By Frank Conway, Feb 2 2017 02:58PM
There is a growing debate as to whether Warren Buffet and mega money managers like Vanguard are right when they discuss investing strategies.
And in case you might have missed that debate, the central issue is fees.
Passive investing supporters like Buffet and Vanguard founder, Jack Bogle argue that there is no benefit to the investing public when it comes to paying too much money over to ‘active’ investors. Those are the guys that spend a lot of their time buying and selling stocks and bonds in order to ‘beat’ the market and generate a higher rate of return to their customers.
Bogle and Buffet believe it is more profitable to take a less active approach, a passive approach. They argue that it is impossible to beat the market long-term and those that do only do so for a very short period of time, their luck runs out and over time, their rapid fire buy-sell approach actually costs investors huge sums of money unnecessarily.
For Buffet and Bogle, the math is overwhelmingly in their favour.
When I talk to investors and students, explaining the concept of active and passive investing can be a little daunting. At first, I tried to simply present the maths and while this worked in offering the science, it didn’t fully explain the real difference between the different approaches.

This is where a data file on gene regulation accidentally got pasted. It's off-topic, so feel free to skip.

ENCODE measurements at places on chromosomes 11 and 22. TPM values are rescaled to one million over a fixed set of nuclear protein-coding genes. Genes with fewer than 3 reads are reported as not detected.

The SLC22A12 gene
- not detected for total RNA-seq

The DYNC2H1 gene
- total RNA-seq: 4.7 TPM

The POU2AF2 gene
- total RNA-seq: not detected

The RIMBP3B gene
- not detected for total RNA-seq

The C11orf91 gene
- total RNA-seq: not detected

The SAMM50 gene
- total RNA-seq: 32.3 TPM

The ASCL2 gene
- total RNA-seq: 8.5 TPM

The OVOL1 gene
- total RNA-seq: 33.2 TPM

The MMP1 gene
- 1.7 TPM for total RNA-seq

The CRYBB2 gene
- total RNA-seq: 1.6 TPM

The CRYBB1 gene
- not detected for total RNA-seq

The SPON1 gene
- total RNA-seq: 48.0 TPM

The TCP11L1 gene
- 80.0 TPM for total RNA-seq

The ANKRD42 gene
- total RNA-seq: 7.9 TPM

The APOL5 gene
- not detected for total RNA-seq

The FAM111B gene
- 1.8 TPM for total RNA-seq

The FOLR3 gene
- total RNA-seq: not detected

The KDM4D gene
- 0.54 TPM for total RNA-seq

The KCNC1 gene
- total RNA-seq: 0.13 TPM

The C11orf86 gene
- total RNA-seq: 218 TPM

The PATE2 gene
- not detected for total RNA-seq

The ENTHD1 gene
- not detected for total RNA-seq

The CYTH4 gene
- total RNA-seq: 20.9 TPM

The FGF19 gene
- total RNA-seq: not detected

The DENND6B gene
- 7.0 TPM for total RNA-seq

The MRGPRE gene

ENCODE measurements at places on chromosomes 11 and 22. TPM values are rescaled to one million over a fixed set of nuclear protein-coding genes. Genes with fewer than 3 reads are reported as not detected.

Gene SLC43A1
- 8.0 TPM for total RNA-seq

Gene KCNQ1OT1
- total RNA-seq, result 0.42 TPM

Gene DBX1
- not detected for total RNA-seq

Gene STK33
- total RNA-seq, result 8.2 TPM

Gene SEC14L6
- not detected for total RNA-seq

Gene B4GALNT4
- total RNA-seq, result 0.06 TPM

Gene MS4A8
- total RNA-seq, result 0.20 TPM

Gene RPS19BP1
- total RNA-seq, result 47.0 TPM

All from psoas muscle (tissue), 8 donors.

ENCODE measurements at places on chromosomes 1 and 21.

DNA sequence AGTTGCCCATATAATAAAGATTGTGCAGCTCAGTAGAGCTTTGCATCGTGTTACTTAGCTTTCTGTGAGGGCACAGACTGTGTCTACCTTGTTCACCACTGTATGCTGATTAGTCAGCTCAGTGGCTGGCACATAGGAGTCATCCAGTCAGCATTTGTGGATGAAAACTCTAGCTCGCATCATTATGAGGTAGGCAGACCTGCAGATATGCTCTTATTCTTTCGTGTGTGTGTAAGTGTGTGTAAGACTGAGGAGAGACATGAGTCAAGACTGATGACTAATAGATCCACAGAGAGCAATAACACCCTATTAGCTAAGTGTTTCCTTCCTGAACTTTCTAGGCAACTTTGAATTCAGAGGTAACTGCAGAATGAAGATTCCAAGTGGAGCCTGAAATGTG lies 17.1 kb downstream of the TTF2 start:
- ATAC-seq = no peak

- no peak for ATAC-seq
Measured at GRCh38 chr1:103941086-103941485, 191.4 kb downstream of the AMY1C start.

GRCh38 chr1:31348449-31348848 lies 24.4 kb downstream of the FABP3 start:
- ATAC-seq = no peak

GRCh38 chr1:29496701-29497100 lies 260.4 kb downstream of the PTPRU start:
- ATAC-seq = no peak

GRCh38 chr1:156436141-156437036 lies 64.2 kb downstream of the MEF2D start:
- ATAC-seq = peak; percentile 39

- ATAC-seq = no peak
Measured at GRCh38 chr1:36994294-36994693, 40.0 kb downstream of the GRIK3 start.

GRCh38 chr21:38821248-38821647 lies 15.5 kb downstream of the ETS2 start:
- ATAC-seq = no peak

While out on a run, I experienced the difference.
It was about 7pm and traffic was heavy.
What I noticed was that I was getting to the next set of lights at the same time as two particular cars. This lasted for just two sets of lights. And this reminded me of another driving experience through Manhattan a few years ago. Provided you drive at a particular rate of speed, it is possible to hit a majority of green lights all the way from lower Manhattan to the top end of the island. This is passive investing.
When I did that drive across Manhattan, I noticed another car that sped from light to light. It got caught at every red light. And at the end of the cross-island drive, I was still next to it. The other driver was active investing; speed, spurts and stops and along the way, getting no further, using more fuel and probably risking a speeding ticket.
For some investors, there can be a certain romance in the concept of the Wall Street type financial adviser.
When it comes to growing your money there are many investment options to consider. But when it comes to investing approaches, there are only two; active or passive.
The maths support a passive approach all day for the sheer size of the investment return potential over time.
At the end of the day, this is broadly the better option to securing more long term wealth growth…and putting money in your investment account (including pensions).
Frank Conway is a Qualified Financial Adviser and Founder of the MoneyWhizz, the financial literacy initiative